I got in line at 11:19am, and was on-board at 11:39am, for a wait of exactly the 20 minutes promised by the sign. Finally, some semblance of accuracy.
A MagicBand. How quaint. What is this? 2020?
Everybody’s brave on the straightaway.
But we’ll see:
The next time someone accuses me of being no fun, I’ll refer them back to this picture, where I’m clearly enjoying myself.
Looking out at 11:45am, things have certainly picked up as crowds peak for a couple of hours.
As we narrowly beat a giant 25% increase in the wait as I’m back outside at 11:45am.
We’ll check on Everest’s daily average in May:
And it’s consistently about 20 minutes with the capacity increase already happening a couple of months ago. It hits that 20+ minute mark at 9:45am, on average, with it continuing until about 2:30pm. By 4pm, the posted wait drops to an average under 20 minutes and goes down from there, which would have made several late night rides a piece of cake, as the wait drops under 15 minutes after 5:30pm before falling into the single digits in the final half hour. Without much of an initial wait, Everest only takes about 12 minutes to ride, so you could fit in three rides in that last half hour if that’s the direction you wanted to take it. And further proof that later is better than earlier. We’ll certainly try that approach this summer whether the crowds materialize or not.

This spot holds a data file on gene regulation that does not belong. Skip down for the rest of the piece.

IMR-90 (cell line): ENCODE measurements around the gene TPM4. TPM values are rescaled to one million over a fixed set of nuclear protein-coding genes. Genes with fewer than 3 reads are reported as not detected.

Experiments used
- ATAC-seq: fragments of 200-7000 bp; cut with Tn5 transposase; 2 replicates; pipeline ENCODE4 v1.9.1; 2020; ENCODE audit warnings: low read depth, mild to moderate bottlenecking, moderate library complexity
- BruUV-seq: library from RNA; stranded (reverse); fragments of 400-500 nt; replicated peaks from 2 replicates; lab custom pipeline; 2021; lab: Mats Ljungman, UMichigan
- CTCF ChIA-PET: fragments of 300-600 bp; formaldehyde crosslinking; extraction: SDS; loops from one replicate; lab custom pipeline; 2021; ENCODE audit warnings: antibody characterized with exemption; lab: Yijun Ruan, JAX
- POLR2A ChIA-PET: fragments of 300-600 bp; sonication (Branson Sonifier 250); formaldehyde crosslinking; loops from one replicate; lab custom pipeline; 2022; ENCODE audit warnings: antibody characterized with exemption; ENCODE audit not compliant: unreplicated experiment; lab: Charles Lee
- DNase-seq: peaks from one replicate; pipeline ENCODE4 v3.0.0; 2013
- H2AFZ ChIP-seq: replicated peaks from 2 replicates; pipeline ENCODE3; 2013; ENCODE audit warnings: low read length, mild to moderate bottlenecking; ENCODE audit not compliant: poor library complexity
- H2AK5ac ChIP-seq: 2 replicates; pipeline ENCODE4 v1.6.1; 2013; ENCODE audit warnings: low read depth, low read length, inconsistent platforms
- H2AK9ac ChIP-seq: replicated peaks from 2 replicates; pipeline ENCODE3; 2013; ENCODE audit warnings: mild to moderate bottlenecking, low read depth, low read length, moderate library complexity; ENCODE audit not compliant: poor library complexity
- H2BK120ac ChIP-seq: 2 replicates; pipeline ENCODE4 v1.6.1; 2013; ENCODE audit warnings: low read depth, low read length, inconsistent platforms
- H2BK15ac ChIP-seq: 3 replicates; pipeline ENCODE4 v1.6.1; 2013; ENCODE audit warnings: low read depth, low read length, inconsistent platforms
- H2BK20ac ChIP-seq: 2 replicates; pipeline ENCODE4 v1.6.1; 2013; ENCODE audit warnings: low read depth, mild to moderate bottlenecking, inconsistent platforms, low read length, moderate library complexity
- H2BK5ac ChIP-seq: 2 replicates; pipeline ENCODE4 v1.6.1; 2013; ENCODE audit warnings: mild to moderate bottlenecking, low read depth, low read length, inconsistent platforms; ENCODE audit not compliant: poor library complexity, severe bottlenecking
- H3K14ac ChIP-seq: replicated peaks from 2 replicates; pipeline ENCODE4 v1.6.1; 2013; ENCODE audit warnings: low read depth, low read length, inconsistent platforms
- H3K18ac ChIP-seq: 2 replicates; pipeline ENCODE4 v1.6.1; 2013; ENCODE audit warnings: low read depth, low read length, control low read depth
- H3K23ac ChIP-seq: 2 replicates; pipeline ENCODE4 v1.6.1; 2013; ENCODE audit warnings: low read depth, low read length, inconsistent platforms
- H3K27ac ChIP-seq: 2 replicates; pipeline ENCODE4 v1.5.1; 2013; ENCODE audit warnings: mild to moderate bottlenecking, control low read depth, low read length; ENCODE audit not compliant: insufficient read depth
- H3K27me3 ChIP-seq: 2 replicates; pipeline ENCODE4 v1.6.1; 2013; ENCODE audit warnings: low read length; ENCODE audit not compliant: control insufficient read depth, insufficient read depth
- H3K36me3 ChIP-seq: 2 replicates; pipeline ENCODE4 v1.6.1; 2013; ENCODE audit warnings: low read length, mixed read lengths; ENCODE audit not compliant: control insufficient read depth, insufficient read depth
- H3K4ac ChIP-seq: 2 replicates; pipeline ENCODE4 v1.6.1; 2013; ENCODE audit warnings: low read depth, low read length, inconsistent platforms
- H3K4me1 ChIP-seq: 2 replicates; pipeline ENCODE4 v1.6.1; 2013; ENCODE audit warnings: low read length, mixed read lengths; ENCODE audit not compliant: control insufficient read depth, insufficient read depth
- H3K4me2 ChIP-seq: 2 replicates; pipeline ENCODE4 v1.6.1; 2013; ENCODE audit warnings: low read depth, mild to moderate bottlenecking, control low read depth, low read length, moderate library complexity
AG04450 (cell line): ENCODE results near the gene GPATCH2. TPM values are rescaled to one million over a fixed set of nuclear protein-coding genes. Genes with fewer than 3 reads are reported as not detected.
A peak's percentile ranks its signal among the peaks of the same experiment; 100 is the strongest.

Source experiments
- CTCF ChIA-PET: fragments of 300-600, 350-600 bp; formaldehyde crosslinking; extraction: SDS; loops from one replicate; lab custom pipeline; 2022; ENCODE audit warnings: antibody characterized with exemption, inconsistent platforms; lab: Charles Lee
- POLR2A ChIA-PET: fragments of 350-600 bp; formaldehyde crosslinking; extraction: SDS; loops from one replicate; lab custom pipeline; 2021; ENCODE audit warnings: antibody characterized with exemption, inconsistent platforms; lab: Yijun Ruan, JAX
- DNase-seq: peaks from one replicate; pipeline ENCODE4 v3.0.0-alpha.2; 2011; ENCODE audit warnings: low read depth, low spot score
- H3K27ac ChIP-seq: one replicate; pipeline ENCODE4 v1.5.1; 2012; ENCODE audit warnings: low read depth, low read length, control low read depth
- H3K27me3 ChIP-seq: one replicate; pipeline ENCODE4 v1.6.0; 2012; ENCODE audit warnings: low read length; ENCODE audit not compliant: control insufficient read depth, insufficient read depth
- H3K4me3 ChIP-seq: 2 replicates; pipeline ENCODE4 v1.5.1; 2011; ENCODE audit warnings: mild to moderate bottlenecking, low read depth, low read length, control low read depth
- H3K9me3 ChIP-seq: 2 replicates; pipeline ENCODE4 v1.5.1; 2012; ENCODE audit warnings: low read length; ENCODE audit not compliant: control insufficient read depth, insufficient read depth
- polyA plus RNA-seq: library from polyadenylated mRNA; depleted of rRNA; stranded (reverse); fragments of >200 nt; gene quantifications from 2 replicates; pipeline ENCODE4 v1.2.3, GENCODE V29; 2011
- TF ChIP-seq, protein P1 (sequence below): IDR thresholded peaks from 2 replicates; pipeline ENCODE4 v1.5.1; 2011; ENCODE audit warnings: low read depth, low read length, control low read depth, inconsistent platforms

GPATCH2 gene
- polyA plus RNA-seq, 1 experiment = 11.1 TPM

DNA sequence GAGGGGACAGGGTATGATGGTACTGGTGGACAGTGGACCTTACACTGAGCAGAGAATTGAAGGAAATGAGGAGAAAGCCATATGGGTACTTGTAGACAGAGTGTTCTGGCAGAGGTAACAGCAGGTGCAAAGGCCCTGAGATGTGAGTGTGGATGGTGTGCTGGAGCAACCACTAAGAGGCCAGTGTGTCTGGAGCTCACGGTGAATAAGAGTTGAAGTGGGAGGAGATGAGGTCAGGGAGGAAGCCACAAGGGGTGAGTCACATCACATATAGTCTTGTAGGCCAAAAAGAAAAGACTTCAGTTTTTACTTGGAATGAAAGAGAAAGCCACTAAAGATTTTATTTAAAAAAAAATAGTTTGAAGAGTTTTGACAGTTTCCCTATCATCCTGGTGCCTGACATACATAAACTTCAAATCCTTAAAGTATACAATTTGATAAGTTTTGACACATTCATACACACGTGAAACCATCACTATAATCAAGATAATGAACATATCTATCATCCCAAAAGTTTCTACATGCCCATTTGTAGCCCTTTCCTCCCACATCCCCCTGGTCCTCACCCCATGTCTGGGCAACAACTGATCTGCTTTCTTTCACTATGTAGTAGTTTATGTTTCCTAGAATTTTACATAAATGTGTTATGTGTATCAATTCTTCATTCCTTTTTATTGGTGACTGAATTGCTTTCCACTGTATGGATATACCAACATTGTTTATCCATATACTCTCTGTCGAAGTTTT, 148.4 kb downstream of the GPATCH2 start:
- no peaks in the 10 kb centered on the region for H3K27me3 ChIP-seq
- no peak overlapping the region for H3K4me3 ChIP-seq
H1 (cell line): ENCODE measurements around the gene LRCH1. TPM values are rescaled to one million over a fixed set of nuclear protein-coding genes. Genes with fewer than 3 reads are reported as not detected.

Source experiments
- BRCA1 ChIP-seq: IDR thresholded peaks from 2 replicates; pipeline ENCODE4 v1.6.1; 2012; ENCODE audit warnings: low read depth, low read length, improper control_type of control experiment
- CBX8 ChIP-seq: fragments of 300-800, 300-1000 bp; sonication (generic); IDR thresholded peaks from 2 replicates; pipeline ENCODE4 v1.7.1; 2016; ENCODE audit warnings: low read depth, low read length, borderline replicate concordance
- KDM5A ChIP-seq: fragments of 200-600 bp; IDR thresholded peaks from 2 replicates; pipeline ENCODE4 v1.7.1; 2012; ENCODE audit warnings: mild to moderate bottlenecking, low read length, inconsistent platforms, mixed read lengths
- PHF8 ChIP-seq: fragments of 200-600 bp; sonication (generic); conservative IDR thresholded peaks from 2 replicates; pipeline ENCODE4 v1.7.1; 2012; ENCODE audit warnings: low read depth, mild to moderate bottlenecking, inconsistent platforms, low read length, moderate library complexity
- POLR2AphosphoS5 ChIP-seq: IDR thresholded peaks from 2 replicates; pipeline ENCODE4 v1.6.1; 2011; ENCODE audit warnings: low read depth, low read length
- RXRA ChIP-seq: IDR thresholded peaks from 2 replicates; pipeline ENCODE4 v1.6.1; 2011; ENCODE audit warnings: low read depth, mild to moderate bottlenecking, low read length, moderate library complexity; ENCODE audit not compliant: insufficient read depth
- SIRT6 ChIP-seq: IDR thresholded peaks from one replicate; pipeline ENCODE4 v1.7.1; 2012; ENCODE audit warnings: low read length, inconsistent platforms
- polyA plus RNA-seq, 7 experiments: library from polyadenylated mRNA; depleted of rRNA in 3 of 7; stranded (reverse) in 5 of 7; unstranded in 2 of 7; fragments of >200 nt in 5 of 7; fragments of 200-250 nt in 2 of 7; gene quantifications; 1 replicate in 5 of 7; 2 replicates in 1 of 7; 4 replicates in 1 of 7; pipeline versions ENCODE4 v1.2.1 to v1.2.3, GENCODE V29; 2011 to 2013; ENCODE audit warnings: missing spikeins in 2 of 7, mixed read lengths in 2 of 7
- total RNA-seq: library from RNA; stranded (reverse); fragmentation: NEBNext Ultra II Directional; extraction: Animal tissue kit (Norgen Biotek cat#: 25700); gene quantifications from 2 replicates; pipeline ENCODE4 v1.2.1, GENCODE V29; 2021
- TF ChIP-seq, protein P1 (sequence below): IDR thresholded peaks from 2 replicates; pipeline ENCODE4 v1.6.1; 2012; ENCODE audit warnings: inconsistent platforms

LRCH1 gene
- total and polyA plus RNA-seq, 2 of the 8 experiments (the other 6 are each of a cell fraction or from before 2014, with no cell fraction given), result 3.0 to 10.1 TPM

In the evening, most people are pulled back to Pandora in that final hour, both to enjoy lower waits at the rides, and potentially see a little of the bioluminescence, the latter of which won’t really be in play without Rivers of Light necessitating the Park stay open a couple hours after dark each night for two performances.
We should be able to close things out with one more 3,200 word post and about 150 more pictures. Or maybe two or three.